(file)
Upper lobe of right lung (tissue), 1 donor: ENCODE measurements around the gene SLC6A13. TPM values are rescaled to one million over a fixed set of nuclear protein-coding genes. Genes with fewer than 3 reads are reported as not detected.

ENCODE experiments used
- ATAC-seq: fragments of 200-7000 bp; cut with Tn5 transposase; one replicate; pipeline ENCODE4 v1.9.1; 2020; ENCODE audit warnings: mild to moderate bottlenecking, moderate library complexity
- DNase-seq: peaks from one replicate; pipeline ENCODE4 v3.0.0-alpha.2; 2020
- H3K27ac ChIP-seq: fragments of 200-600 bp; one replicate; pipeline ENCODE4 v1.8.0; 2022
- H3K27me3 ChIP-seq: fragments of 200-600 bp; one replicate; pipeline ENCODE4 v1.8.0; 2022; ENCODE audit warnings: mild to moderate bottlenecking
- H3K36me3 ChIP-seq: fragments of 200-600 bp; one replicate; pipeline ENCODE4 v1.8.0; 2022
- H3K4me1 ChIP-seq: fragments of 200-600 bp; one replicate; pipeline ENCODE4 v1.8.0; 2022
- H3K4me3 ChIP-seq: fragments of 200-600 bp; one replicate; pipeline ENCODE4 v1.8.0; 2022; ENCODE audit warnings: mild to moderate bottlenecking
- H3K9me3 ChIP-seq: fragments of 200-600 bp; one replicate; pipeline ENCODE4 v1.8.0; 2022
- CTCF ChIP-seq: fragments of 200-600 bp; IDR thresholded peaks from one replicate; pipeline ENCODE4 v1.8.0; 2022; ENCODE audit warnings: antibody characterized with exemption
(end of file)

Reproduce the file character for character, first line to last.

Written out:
Upper lobe of right lung (tissue), 1 donor: ENCODE measurements around the gene SLC6A13. TPM values are rescaled to one million over a fixed set of nuclear protein-coding genes. Genes with fewer than 3 reads are reported as not detected.

ENCODE experiments used
- ATAC-seq: fragments of 200-7000 bp; cut with Tn5 transposase; one replicate; pipeline ENCODE4 v1.9.1; 2020; ENCODE audit warnings: mild to moderate bottlenecking, moderate library complexity
- DNase-seq: peaks from one replicate; pipeline ENCODE4 v3.0.0-alpha.2; 2020
- H3K27ac ChIP-seq: fragments of 200-600 bp; one replicate; pipeline ENCODE4 v1.8.0; 2022
- H3K27me3 ChIP-seq: fragments of 200-600 bp; one replicate; pipeline ENCODE4 v1.8.0; 2022; ENCODE audit warnings: mild to moderate bottlenecking
- H3K36me3 ChIP-seq: fragments of 200-600 bp; one replicate; pipeline ENCODE4 v1.8.0; 2022
- H3K4me1 ChIP-seq: fragments of 200-600 bp; one replicate; pipeline ENCODE4 v1.8.0; 2022
- H3K4me3 ChIP-seq: fragments of 200-600 bp; one replicate; pipeline ENCODE4 v1.8.0; 2022; ENCODE audit warnings: mild to moderate bottlenecking
- H3K9me3 ChIP-seq: fragments of 200-600 bp; one replicate; pipeline ENCODE4 v1.8.0; 2022
- CTCF ChIP-seq: fragments of 200-600 bp; IDR thresholded peaks from one replicate; pipeline ENCODE4 v1.8.0; 2022; ENCODE audit warnings: antibody characterized with exemption